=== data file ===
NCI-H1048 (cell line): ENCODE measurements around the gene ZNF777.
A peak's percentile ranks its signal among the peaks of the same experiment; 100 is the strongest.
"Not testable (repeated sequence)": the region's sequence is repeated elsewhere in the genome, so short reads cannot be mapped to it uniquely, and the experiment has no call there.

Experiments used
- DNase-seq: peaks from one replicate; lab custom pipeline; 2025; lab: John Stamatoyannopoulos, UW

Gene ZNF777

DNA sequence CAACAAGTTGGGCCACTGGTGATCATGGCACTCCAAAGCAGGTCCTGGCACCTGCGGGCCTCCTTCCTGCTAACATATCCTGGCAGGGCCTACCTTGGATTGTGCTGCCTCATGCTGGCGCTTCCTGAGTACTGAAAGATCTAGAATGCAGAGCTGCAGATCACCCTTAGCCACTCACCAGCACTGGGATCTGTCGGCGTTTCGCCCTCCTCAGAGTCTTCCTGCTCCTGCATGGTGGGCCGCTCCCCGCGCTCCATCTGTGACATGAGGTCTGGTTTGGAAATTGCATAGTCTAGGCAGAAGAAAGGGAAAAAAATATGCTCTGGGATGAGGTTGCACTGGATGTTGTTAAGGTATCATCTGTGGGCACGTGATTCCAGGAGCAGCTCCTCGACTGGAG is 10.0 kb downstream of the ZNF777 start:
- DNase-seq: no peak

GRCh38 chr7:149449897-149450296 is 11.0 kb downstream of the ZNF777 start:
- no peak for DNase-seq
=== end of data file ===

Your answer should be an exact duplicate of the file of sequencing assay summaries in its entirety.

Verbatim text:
NCI-H1048 (cell line): ENCODE measurements around the gene ZNF777.
A peak's percentile ranks its signal among the peaks of the same experiment; 100 is the strongest.
"Not testable (repeated sequence)": the region's sequence is repeated elsewhere in the genome, so short reads cannot be mapped to it uniquely, and the experiment has no call there.

Experiments used
- DNase-seq: peaks from one replicate; lab custom pipeline; 2025; lab: John Stamatoyannopoulos, UW

Gene ZNF777

DNA sequence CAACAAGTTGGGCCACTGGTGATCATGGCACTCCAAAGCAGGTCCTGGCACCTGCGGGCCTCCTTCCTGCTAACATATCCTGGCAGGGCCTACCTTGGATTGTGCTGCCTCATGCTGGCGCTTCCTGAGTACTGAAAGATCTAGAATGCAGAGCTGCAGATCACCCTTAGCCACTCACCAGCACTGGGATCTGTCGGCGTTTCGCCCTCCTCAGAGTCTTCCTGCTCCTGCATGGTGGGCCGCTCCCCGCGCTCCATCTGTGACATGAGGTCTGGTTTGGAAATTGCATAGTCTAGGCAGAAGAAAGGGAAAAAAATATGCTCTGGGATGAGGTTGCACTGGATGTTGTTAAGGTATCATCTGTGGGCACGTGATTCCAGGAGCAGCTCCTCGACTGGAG is 10.0 kb downstream of the ZNF777 start:
- DNase-seq: no peak

GRCh38 chr7:149449897-149450296 is 11.0 kb downstream of the ZNF777 start:
- no peak for DNase-seq